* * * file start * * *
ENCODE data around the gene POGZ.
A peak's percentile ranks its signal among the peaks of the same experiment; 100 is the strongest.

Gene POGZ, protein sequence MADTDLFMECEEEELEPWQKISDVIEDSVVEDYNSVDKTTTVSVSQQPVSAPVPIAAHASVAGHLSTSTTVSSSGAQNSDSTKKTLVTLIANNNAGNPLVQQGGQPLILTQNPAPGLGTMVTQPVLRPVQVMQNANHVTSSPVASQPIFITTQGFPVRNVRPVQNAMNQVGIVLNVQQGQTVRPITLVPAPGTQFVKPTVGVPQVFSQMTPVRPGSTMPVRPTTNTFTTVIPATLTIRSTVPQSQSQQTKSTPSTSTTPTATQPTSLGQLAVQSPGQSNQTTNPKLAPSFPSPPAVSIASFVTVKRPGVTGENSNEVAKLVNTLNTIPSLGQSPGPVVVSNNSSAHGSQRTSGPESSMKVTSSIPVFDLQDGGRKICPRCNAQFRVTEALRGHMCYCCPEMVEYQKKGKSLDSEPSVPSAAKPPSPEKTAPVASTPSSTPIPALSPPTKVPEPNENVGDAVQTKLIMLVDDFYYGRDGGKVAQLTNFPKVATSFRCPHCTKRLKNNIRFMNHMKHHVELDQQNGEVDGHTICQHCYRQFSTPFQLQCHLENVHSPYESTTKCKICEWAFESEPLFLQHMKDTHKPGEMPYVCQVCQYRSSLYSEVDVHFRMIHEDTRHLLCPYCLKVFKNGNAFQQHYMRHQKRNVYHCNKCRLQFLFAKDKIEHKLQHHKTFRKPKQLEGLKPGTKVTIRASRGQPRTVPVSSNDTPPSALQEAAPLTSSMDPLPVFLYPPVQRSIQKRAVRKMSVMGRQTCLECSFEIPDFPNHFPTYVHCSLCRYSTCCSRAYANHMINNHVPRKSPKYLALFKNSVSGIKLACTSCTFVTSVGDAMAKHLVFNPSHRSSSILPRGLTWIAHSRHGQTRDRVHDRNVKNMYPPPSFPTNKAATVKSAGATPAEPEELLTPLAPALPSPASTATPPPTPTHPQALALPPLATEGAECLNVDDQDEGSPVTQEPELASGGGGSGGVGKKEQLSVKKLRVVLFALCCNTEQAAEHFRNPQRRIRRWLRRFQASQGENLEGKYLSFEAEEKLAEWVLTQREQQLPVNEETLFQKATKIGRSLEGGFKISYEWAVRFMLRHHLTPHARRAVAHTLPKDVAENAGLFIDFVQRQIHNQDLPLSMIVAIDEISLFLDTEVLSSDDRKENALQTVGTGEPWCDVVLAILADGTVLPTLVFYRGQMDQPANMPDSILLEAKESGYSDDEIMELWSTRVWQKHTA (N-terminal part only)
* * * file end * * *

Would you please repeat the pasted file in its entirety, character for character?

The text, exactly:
ENCODE data around the gene POGZ.
A peak's percentile ranks its signal among the peaks of the same experiment; 100 is the strongest.

Gene POGZ, protein sequence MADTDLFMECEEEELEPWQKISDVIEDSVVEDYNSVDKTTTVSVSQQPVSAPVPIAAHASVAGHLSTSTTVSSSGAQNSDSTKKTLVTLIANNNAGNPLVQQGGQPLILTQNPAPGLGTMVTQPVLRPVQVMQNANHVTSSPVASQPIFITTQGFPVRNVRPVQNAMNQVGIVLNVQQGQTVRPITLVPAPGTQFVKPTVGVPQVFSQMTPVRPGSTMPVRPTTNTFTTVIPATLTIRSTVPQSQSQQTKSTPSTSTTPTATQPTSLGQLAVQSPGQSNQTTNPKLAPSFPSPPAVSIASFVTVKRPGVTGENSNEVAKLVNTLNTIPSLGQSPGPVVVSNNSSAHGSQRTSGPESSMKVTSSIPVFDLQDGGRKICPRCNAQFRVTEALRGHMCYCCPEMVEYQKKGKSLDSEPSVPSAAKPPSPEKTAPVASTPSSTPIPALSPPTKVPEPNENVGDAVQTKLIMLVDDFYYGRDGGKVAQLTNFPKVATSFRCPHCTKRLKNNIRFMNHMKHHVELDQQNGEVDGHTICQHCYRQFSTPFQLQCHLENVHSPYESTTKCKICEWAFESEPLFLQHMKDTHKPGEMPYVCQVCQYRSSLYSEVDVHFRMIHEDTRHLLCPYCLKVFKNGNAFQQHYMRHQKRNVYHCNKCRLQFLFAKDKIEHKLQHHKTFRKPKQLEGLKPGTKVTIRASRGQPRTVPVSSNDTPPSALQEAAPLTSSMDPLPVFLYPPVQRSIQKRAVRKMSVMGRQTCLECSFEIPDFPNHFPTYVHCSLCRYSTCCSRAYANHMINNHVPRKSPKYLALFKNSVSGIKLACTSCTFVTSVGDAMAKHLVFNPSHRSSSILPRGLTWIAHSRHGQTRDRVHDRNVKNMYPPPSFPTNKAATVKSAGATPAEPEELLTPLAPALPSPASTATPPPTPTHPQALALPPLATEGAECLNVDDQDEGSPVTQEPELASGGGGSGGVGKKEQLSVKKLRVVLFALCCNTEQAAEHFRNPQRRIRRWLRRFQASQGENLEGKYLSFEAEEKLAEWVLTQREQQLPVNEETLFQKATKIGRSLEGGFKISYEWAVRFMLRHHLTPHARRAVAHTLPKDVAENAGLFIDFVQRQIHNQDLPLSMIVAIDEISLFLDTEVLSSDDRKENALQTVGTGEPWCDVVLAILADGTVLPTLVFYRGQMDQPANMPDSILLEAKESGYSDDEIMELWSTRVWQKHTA (N-terminal part only)